16 June 2023
The prospect of autonomous vehicles carrying passengers and goods to their final destinations has dazzled the public imagination and driven billions of dollars in investment in the development of advanced driver assistance systems (ADAS) over the past decade. By 2035, market analysts predict that ADAS technologies could generate $300 to $400 billion in revenue for legacy car manufacturers and system manufacturers.
Despite some setbacks that have delayed the widespread adoption of autonomous vehicles, leading mobility stakeholders remain committed to ADAS technology development and its potential to transform the future of transportation, from reducing road accidents to increasing transportation logistics and supply chain efficiency.
The ADAS technology investment strategy has changed and looks set to continue to do so. As legacy automakers undergo extensive restructuring to allow mass production of electric vehicles (EVs), ADAS technologies have become more focused on systems that can create value for manufacturers in the next five years. In 2021, investors poured a record $9.7 billion into the development of ADAS technologies. By 2022, these investments fell by nearly 60% to $4.1 billion.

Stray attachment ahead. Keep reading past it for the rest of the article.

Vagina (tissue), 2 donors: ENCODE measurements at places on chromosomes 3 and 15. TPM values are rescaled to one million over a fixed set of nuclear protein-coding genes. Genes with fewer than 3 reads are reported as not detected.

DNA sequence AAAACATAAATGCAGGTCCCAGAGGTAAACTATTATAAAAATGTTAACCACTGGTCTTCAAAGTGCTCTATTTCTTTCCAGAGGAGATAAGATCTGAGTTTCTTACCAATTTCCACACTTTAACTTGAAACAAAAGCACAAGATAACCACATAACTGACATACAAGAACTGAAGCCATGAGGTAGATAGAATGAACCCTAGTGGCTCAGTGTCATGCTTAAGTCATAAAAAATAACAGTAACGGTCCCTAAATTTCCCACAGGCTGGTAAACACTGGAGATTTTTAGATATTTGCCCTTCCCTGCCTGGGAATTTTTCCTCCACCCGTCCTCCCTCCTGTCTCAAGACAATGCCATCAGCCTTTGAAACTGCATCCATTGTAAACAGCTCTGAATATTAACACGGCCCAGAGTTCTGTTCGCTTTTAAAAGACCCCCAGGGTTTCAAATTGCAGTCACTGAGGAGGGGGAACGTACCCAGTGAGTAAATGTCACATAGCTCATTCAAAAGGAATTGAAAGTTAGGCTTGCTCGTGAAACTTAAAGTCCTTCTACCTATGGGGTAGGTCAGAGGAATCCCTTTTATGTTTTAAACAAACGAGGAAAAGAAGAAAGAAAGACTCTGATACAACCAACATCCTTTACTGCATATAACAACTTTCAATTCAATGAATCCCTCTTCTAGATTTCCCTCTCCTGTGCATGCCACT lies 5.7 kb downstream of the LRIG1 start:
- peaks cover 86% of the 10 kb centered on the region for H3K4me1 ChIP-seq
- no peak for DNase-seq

These smaller, more targeted investments are signs that ADAS systems are maturing, and more legacy automakers are focused on bringing ADAS technology, but not fully autonomous vehicle technologies, to market based on consumer demand.
In light of these trends, we expect additional Level 2 and 3 ADAS technologies to continue to be introduced into passenger cars at an increasing rate over the next five years, while Level 4 ADAS technology capabilities are more likely to be in focus for commercial trucks. Below, we describe the trends and developments that have brought us to this point, and the issues and opportunities they present to automotive industry stakeholders.